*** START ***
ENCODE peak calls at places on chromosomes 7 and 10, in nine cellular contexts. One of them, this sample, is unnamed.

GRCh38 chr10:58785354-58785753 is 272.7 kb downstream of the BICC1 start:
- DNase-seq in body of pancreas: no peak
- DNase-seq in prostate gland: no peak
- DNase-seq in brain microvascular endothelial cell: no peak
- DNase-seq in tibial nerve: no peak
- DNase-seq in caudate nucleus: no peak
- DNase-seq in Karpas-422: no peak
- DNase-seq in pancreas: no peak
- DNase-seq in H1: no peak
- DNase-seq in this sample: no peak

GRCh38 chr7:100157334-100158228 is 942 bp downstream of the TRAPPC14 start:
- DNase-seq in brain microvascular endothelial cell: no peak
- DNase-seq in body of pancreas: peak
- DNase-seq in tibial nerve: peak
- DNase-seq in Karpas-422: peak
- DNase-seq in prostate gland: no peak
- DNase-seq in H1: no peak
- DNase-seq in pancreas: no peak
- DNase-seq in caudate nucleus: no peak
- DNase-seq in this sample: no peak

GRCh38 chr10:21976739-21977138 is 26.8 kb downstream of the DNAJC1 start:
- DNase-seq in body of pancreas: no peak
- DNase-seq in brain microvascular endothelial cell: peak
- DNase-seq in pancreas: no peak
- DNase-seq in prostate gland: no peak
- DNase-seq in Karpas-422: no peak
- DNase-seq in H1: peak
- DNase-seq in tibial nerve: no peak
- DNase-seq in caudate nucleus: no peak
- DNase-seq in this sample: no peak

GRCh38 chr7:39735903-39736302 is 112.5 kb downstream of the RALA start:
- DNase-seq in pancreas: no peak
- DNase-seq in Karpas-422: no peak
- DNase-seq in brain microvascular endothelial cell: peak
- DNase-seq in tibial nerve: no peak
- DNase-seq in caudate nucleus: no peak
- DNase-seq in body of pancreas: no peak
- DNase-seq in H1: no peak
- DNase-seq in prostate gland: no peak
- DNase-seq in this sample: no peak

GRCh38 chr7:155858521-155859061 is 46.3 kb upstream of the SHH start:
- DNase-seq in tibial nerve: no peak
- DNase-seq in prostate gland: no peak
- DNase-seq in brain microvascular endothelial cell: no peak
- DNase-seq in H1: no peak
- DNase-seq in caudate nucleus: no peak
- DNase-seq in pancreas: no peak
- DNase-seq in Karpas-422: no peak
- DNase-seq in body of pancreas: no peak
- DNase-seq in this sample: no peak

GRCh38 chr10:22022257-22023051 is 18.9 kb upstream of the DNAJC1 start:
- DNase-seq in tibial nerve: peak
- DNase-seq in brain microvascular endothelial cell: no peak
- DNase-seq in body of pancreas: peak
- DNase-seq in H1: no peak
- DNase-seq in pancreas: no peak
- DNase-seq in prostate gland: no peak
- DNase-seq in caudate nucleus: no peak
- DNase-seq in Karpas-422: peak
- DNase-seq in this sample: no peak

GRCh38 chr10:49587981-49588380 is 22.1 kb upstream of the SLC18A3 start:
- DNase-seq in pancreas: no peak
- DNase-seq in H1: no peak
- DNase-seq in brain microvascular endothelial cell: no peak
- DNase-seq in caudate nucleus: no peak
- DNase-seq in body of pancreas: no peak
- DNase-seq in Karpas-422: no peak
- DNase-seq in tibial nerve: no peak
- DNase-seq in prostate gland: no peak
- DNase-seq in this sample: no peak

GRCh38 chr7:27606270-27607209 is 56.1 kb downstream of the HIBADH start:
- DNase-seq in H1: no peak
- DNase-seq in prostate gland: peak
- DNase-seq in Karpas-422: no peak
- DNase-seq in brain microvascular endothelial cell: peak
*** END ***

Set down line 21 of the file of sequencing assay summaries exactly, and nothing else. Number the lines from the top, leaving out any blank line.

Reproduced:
- DNase-seq in this sample: no peak